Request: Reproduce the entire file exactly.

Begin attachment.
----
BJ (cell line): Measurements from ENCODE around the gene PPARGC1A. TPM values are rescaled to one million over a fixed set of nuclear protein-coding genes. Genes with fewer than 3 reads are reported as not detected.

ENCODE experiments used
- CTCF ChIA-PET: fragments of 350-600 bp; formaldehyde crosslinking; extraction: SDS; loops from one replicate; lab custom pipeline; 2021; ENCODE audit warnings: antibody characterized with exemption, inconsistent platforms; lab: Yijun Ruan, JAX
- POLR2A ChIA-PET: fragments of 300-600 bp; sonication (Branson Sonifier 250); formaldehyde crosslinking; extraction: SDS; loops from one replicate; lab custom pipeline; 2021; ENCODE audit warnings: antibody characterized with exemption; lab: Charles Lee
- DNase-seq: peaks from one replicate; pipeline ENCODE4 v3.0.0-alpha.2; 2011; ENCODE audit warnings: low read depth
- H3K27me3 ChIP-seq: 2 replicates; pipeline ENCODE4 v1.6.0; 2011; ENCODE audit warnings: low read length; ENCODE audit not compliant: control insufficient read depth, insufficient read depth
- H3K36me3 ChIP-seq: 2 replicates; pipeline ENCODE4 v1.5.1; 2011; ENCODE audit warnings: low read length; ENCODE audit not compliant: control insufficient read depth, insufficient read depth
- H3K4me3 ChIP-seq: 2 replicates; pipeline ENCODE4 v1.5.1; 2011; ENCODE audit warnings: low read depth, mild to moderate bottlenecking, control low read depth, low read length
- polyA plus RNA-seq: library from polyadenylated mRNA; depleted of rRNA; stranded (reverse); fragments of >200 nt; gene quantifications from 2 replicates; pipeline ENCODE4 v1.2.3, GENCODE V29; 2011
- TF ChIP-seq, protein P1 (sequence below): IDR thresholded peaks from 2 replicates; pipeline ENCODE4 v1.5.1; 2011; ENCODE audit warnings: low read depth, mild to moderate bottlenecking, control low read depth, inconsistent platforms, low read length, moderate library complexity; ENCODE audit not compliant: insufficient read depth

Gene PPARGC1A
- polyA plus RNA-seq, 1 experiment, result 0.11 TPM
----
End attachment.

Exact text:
BJ (cell line): Measurements from ENCODE around the gene PPARGC1A. TPM values are rescaled to one million over a fixed set of nuclear protein-coding genes. Genes with fewer than 3 reads are reported as not detected.

ENCODE experiments used
- CTCF ChIA-PET: fragments of 350-600 bp; formaldehyde crosslinking; extraction: SDS; loops from one replicate; lab custom pipeline; 2021; ENCODE audit warnings: antibody characterized with exemption, inconsistent platforms; lab: Yijun Ruan, JAX
- POLR2A ChIA-PET: fragments of 300-600 bp; sonication (Branson Sonifier 250); formaldehyde crosslinking; extraction: SDS; loops from one replicate; lab custom pipeline; 2021; ENCODE audit warnings: antibody characterized with exemption; lab: Charles Lee
- DNase-seq: peaks from one replicate; pipeline ENCODE4 v3.0.0-alpha.2; 2011; ENCODE audit warnings: low read depth
- H3K27me3 ChIP-seq: 2 replicates; pipeline ENCODE4 v1.6.0; 2011; ENCODE audit warnings: low read length; ENCODE audit not compliant: control insufficient read depth, insufficient read depth
- H3K36me3 ChIP-seq: 2 replicates; pipeline ENCODE4 v1.5.1; 2011; ENCODE audit warnings: low read length; ENCODE audit not compliant: control insufficient read depth, insufficient read depth
- H3K4me3 ChIP-seq: 2 replicates; pipeline ENCODE4 v1.5.1; 2011; ENCODE audit warnings: low read depth, mild to moderate bottlenecking, control low read depth, low read length
- polyA plus RNA-seq: library from polyadenylated mRNA; depleted of rRNA; stranded (reverse); fragments of >200 nt; gene quantifications from 2 replicates; pipeline ENCODE4 v1.2.3, GENCODE V29; 2011
- TF ChIP-seq, protein P1 (sequence below): IDR thresholded peaks from 2 replicates; pipeline ENCODE4 v1.5.1; 2011; ENCODE audit warnings: low read depth, mild to moderate bottlenecking, control low read depth, inconsistent platforms, low read length, moderate library complexity; ENCODE audit not compliant: insufficient read depth

Gene PPARGC1A
- polyA plus RNA-seq, 1 experiment, result 0.11 TPM